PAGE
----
One of my favorite teachers is the university. Not because of what I learned in the classroom, but because it has done for young people what Emerging Prairie hopes to do for our community. It has developed a strong sense of belonging to a group of people.
A key factor for any university is the student union. As a student at the University of Minnesota, I often marveled at our student union as it proved to be the most diverse place on campus. It served as a melting pot of ideas, the town hall for the campus and allowed groups to meet, study and come together.
For years, Emerging Prairie has challenged ourselves to think as if we were more like a university than a company or NGO. We’ve dreamed of creating a community similar to a university where folks of all ages can continue to learn, develop and grow. We dreamed of adding a student union-like environment for collaboration, self-organized learning groups and a town hall for our community.
Two years ago, Emerging Prairie committed to partner with the Greater Fargo- Moorhead EDC to bring a co-working space to Fargo. We found a fantastic space on Broadway and signed a lease. We hoped to hire CoCo out of Minneapolis to support us with concept designs. In the final hours of putting the space together, they chose to own and operate the space. We were thrilled. A national expert in the space was coming to Fargo to build our collaborative community.
However, as many know, CoCo didn’t take off. Despite varying opinions on why that was the case, in late May CoCo closed its doors. With just a few weeks notice, our team realized we needed to act quickly if we wanted to preserve the dream of bringing a student union environment to our city.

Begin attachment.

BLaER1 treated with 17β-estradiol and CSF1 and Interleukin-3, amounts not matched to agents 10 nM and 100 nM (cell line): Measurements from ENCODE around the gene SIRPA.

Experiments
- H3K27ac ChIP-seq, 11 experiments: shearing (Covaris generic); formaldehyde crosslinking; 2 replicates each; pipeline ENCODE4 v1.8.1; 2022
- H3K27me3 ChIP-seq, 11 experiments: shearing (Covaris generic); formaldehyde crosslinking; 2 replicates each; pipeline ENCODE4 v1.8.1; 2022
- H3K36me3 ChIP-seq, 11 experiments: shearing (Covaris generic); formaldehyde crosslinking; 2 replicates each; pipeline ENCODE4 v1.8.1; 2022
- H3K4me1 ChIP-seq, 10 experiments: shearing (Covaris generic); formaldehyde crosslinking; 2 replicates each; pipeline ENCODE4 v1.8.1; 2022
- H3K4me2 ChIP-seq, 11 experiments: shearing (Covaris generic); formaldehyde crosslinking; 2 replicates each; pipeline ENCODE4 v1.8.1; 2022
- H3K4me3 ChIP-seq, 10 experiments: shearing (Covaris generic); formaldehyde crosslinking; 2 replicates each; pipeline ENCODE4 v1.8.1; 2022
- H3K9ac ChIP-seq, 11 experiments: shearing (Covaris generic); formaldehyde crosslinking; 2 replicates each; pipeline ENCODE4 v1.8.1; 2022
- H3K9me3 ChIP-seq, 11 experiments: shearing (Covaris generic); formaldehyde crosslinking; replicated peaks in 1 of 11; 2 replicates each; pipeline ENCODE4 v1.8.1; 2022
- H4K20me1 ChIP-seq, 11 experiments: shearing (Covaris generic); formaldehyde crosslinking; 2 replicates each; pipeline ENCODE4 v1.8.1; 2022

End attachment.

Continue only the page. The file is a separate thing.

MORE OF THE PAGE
We went to the community. We asked you to help us think about names and created a contest, resulting in a community-chosen name: “The Prairie Den.” We partnered with the Misfits to come up with space designs. They helped us team up with 10+ artists to create a unique sense of place that was filled with extensions of Fargo. Corporations in town started putting their hand up, hoping to chip in.
John Deere and Bell State Bank offered us old office furniture. The EDC sent a board room table, chairs and many other pieces for us to use. Todaymade signed up their whole Fargo location to give us membership support. Eide Bailly and US Bank made a donation and showed their commitment by paying their membership fees months in advance. Sixty-three people donated $50 to become a part of the co-founder campaign and received a T-shirt.
With your help, in just under two months, we were able to bring together a functional space for the community to share. Forty- nine folks have signed up to be members, including Minnesota State University Moorhead’s President Anne Blackhurst. The space has already hosted several community meetings, including a 24-hour Game Maker jam and Startup Up Drinks for over a hundred people. Team members from Emerging Prairie that lead this project, Annie Wood, Bri Lee, Liv Stromme and Jackson Ridl, deserve my personal thanks; for their leadership and poise, and their ability to create something special for all to enjoy.
Now, we have our own community student union. We have a space for self- organized learning groups to host their gatherings. Relationships are building. Partnerships are happening. A tribe is forming, filled with friendships across sectors and interest areas.
The journey to bring the Prairie Den to life has taught me wonderful things about this community. You, the people of Fargo-Moorhead, have proved that you believe in this place. That you believe in the creators who work here. That you believe we can do more together, than we ever could alone.